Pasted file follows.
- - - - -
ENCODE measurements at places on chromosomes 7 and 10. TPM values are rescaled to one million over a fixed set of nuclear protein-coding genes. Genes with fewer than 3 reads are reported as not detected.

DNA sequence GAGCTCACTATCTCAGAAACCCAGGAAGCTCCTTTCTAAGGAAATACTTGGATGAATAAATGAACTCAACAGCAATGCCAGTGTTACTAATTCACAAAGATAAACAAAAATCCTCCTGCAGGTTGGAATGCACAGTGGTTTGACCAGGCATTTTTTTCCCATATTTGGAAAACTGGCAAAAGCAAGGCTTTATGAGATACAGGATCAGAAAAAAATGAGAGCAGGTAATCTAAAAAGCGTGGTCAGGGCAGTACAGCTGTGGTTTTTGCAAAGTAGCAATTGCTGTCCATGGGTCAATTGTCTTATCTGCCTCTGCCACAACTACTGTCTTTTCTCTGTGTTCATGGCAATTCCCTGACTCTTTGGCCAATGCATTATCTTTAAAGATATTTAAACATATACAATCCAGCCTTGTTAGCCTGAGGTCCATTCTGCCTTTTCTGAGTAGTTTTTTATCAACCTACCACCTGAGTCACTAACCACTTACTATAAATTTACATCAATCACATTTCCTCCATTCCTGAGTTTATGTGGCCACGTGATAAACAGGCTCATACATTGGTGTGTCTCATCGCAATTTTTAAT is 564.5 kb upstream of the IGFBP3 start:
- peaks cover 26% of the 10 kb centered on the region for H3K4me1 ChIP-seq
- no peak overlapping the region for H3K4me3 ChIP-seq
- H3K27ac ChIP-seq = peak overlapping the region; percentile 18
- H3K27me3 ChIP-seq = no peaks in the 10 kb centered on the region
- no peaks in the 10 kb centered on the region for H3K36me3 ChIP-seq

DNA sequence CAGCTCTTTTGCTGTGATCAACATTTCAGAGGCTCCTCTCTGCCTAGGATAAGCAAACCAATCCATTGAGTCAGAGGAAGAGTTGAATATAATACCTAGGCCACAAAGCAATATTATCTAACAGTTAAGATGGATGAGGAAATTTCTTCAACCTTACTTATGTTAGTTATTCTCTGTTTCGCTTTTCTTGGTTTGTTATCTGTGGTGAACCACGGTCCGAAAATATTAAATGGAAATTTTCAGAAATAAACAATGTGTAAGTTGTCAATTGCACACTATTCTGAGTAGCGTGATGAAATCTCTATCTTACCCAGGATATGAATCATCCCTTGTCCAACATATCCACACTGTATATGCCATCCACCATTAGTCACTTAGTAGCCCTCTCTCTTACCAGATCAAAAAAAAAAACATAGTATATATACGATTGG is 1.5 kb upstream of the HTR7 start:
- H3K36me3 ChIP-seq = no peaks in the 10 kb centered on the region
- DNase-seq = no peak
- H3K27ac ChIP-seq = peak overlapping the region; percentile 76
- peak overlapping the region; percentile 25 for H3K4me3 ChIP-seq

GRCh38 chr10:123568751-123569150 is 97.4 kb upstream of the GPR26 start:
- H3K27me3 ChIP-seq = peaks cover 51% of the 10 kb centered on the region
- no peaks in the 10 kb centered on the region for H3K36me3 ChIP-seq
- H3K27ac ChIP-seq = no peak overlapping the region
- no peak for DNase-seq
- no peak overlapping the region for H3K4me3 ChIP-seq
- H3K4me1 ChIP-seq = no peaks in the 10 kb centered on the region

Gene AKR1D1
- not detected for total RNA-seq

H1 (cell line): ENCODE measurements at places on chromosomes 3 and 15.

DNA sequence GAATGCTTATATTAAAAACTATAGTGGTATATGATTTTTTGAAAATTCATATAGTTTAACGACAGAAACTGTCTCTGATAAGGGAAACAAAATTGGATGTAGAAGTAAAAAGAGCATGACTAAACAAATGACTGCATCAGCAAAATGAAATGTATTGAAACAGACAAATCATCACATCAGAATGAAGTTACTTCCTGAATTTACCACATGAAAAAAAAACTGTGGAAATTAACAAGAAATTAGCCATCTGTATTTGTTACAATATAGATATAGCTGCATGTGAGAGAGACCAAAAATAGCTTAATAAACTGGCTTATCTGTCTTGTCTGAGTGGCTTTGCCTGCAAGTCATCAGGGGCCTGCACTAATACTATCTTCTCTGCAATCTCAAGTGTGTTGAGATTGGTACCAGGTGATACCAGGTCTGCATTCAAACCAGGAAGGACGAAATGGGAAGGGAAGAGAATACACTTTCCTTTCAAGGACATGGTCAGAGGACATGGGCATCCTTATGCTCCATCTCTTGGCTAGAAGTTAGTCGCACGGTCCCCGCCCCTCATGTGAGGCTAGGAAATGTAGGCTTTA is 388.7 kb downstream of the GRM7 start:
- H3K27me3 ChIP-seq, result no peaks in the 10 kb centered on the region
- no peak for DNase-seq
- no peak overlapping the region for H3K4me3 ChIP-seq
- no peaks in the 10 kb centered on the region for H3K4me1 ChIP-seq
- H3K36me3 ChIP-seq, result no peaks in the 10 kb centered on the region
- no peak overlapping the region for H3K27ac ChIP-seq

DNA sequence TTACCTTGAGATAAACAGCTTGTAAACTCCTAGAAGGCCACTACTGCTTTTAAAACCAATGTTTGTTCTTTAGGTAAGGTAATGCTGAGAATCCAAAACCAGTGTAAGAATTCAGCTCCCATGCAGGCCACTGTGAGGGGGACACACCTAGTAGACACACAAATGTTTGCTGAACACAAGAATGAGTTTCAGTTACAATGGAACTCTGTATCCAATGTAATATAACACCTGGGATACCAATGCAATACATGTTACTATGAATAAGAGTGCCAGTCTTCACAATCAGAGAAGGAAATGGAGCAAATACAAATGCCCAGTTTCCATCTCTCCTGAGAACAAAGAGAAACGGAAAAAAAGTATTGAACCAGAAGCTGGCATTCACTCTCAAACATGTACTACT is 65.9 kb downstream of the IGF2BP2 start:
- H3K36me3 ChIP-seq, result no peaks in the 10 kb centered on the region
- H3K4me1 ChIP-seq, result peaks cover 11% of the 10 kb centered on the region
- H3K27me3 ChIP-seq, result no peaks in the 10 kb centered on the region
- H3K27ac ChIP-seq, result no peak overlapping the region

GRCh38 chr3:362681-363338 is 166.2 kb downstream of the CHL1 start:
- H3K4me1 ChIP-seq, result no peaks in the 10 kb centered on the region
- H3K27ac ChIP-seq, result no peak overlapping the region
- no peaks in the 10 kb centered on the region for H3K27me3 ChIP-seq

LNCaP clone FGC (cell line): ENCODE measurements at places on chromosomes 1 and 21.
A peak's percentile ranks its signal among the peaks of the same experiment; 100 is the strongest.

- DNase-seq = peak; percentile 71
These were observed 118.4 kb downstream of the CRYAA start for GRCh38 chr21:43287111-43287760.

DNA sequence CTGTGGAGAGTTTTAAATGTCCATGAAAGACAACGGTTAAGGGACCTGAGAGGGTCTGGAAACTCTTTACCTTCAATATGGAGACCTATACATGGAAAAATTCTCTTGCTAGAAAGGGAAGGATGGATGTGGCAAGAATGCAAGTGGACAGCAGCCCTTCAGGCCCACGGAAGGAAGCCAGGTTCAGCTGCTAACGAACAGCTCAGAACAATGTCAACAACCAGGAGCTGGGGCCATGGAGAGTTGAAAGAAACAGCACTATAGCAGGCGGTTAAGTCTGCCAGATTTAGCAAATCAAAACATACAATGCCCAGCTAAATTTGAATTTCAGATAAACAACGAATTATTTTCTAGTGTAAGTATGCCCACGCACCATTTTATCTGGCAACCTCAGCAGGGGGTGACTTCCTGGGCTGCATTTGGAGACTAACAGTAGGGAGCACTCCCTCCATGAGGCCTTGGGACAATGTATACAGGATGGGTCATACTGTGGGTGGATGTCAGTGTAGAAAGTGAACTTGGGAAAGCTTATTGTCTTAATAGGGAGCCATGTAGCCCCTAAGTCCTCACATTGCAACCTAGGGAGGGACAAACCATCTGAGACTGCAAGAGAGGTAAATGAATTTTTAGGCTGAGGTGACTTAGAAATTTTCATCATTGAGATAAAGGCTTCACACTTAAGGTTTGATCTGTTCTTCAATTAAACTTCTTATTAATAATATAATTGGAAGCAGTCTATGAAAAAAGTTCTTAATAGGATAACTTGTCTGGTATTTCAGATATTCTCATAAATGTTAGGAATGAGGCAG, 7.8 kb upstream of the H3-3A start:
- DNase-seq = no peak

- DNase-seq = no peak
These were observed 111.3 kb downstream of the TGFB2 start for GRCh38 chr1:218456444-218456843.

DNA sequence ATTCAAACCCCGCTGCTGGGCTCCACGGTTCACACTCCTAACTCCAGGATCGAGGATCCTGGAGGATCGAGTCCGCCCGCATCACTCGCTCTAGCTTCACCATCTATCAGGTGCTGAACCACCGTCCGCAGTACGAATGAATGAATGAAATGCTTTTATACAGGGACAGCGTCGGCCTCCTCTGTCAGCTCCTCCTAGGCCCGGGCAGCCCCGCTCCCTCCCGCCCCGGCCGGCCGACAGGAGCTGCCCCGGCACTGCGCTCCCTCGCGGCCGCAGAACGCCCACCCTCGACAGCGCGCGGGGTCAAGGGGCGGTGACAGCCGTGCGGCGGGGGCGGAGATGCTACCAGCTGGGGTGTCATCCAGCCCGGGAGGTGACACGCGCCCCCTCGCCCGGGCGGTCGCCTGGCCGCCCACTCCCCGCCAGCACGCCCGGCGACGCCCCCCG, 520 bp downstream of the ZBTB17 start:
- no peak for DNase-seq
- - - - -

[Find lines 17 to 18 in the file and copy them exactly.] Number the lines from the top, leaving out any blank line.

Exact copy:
- no peak for DNase-seq
- no peak overlapping the region for H3K4me3 ChIP-seq